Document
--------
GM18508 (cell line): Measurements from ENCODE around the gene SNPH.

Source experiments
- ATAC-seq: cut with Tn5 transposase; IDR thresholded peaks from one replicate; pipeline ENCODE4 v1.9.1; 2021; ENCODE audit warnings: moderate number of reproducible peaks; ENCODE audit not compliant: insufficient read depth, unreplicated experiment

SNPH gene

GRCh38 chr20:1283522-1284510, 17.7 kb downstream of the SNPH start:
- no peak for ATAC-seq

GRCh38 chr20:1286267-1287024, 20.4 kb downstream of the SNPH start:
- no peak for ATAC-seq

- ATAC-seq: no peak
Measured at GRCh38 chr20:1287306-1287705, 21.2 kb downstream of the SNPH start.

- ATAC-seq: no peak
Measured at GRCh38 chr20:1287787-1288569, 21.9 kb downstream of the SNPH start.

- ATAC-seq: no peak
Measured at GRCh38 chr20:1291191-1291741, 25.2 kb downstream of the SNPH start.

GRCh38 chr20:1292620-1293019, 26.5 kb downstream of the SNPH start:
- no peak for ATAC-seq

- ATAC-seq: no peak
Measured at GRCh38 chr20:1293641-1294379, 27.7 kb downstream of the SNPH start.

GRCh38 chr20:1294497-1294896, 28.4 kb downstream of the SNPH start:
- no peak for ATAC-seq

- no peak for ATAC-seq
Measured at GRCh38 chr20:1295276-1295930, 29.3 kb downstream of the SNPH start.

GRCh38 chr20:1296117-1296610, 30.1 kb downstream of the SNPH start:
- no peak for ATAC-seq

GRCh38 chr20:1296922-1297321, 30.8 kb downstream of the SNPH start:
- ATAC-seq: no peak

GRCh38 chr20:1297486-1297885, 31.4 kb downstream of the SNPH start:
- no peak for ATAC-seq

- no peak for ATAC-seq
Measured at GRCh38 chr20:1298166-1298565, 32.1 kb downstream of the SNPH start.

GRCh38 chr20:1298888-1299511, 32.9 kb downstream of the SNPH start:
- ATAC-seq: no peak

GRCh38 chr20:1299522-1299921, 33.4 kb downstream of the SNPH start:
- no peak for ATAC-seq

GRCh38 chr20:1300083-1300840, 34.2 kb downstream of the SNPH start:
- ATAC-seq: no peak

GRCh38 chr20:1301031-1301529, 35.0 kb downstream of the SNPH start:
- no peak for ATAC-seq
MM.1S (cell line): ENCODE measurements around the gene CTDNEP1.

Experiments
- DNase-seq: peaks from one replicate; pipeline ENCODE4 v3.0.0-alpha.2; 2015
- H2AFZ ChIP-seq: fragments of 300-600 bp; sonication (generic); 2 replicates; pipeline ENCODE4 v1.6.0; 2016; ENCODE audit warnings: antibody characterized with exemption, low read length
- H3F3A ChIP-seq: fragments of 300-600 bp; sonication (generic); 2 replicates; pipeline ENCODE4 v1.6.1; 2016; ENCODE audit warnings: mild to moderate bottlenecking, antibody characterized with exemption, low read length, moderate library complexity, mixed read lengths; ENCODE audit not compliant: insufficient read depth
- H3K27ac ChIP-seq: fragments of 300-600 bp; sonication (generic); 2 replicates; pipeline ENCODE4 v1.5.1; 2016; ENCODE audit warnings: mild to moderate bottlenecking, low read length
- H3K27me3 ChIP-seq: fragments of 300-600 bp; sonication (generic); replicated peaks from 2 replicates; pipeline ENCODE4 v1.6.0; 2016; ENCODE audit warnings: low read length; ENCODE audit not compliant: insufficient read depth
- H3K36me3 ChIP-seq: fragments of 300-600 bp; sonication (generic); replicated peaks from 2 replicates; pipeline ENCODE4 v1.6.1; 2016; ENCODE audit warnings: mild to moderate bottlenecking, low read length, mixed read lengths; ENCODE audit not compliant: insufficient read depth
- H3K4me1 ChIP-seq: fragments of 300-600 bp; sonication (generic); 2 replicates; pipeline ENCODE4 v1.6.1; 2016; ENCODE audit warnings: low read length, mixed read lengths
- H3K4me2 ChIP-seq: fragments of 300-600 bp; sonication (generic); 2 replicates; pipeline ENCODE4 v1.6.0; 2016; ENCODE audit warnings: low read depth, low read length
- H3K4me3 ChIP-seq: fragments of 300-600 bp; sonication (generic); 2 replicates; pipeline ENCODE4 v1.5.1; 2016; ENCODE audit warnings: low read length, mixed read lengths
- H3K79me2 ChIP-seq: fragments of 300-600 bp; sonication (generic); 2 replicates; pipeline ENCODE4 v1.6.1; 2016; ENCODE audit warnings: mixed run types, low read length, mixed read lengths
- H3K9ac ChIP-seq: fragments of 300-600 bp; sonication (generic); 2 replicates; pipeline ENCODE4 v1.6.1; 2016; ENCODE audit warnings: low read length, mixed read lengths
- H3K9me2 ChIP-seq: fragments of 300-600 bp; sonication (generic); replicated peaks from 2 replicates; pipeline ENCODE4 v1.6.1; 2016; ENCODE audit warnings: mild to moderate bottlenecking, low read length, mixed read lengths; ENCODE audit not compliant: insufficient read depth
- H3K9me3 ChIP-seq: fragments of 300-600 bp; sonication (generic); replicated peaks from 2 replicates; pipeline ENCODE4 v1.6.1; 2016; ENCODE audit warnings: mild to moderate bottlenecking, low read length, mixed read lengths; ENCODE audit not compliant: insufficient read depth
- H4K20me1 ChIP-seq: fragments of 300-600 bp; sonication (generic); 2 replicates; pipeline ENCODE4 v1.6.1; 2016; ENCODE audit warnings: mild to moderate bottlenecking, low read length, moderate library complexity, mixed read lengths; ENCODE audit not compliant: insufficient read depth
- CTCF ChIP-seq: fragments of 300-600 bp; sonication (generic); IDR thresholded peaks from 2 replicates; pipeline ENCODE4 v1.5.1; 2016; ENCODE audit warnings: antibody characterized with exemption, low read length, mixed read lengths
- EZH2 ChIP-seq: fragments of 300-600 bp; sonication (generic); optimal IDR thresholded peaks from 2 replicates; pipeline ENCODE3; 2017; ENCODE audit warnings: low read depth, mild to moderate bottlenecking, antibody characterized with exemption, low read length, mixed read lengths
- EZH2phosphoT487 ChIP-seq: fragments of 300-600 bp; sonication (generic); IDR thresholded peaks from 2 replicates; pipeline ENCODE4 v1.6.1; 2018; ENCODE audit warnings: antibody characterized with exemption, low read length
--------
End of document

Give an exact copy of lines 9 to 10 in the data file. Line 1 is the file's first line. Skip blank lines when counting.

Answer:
- ATAC-seq: no peak
Measured at GRCh38 chr20:1287306-1287705, 21.2 kb downstream of the SNPH start.